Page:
Some research projects arise from a synthesis of little bits of information and ideas that develop from reading, listening, and thinking -- perhaps over time or perhaps in a sudden burst of inspiration. You think you are the only one to have this idea because you haven't seen anything in the literature or at conferences to indicate anyone else is working on this.

But then, what seemed like open territory suddenly seems a bit crowded.

Has this happened to you? It just happened to some of my colleagues and me.

What you do next depends on whether you and the other researchers are interested in cooperating (or at least communicating) or competing.

Tomorrow's post: initiating communication with other research groups about parallel research

Wednesday, August 03, 2011

Gifted Students

A reader writes:

I have a summer intern (in this case, an undergraduate), who has done a lot of excellent work for me this summer. I am looking for gift suggestions as a way of expressing my thanks for (in this case 'his') hard work that was far above expectations. I had thought of (a) a nice lunch out; (b) university-wear - seems blah; (c) or an Amazon gift card - the fungible option.

Of course I realize that the student is getting a lot already (payment, research experience, probable future letters of recommendation). This isn't a long-term relationship like an advisee or post doc - its one summer.

Anyway, do you counsel for/against such gifts, and if you are for them, do you have suggestions that have been well-received in the past?


I have previously discussed the issue of gifts from students to professors (typically as thanks for writing reference letters, or as a general thanks for years of support and advising), but not the other way around. Note, however, that in the comments to the post linked above, one person mentioned that their father, a professor, gave his graduating students a tie or a copy of On the Origin of Species. I do not know the era of the father's academic career, but somehow I doubt there is much tie-giving these days*.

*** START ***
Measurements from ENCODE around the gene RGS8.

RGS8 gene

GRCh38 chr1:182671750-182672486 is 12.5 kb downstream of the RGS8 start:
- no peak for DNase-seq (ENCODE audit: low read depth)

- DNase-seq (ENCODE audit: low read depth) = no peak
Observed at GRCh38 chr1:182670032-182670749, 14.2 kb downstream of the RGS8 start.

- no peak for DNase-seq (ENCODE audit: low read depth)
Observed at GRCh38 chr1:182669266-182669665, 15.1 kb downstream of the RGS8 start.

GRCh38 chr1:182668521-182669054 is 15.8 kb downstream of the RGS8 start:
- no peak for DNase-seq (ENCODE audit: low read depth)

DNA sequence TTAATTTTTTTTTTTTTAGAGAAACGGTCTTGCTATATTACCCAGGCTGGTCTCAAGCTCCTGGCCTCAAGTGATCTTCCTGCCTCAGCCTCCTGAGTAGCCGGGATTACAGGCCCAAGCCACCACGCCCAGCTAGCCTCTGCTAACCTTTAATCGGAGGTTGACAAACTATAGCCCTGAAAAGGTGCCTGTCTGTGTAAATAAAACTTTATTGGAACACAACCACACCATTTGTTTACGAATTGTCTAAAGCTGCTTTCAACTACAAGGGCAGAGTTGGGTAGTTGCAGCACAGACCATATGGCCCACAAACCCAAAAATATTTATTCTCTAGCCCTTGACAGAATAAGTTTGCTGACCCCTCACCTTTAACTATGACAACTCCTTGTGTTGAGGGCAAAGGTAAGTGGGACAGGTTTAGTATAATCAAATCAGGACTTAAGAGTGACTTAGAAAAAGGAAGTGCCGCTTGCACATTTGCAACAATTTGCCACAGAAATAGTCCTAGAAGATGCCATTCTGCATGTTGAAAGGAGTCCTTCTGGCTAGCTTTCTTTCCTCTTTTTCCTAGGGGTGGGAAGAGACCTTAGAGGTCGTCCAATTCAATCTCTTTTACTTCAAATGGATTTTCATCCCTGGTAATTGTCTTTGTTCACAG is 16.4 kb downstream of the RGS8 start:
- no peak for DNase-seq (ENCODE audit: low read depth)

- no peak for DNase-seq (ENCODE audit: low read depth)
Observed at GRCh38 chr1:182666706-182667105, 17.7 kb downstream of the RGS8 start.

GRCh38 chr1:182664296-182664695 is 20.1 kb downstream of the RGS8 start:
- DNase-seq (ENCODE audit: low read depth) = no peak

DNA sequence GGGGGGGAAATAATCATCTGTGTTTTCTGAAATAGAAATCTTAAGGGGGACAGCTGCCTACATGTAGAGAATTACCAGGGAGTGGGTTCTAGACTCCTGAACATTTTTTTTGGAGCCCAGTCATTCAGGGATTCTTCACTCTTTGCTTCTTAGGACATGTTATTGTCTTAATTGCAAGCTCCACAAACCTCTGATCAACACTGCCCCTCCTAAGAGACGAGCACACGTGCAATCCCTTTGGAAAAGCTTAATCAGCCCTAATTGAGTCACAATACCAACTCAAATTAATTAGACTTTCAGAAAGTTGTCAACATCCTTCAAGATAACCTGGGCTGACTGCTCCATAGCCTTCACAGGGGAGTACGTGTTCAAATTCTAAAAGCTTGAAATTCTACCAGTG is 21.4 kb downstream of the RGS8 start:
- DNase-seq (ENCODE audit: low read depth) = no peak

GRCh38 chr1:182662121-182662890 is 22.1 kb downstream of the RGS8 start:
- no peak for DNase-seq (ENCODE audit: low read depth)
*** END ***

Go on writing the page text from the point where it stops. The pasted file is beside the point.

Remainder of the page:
Anyway, I do not typically give students thank-you gifts, although I have given gifts on various occasions, including:

- When a student borrows a book or science gizmo from me and I think they would benefit a lot from having their own, I might say "Keep it". This is more of an encouragement than a thank-you gift.

- Sometimes I get an idea for a strange or humorous (in my opinion) item -- for example, a T-shirt festooned with a particularly unusual or stunning figure from a student's thesis. This is sort of a gift, but not really, especially if a committee member wears the T-shirt.. Mostly this is just intended to lighten the mood or mark an occasion.

- Once, years ago when my group had been going through a particularly rough time owing to the extreme behavior of one unbalanced person (not me!), I got everyone together at a Mexican restaurant and gave out goofy presents that each had a specific meaning or symbolism for the recipient. This made us all laugh, and was a good way to get us all back on track as a (reasonably) happy, functioning group.

Of the possibilities listed in the e-mail above, I guess I would go for the nice lunch out. I've done that before, typically inviting various group members and colleagues to make an event out of it. But giving routine tangible gifts, such as gift cards or U-wear, to excellent students? No, I haven't done that, and can't imagine that I would ever do that.